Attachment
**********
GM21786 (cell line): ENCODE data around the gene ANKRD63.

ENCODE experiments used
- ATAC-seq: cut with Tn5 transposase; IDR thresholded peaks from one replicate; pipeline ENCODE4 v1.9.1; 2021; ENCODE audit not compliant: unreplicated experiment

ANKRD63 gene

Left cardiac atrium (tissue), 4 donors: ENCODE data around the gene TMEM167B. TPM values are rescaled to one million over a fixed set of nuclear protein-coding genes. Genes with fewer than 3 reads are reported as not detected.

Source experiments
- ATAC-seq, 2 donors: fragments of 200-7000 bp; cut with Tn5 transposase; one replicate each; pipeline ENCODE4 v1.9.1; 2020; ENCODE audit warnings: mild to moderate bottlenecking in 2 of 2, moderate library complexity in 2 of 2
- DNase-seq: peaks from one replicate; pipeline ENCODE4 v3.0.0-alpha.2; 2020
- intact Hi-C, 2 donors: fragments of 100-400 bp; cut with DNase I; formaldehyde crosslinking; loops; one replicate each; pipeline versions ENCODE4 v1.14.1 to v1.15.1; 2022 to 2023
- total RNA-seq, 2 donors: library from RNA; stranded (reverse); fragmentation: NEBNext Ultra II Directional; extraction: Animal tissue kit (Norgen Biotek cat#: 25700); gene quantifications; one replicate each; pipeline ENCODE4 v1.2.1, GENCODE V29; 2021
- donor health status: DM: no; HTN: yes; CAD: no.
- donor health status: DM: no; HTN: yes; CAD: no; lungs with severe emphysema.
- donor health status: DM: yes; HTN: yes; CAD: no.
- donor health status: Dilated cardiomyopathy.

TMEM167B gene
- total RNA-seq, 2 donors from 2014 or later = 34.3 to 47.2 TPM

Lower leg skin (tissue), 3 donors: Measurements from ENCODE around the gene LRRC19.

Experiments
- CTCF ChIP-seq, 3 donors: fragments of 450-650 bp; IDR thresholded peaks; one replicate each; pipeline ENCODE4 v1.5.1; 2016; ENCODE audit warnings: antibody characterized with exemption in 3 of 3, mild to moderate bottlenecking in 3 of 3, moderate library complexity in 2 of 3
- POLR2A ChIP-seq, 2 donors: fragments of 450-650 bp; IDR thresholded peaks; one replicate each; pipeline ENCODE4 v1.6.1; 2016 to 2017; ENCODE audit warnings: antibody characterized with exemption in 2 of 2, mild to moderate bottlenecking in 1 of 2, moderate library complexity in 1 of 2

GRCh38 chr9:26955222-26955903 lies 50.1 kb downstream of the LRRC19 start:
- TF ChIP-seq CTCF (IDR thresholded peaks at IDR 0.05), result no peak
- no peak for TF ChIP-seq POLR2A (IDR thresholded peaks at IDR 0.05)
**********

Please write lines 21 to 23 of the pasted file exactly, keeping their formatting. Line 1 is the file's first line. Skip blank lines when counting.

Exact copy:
GRCh38 chr9:26955222-26955903 lies 50.1 kb downstream of the LRRC19 start:
- TF ChIP-seq CTCF (IDR thresholded peaks at IDR 0.05), result no peak
- no peak for TF ChIP-seq POLR2A (IDR thresholded peaks at IDR 0.05)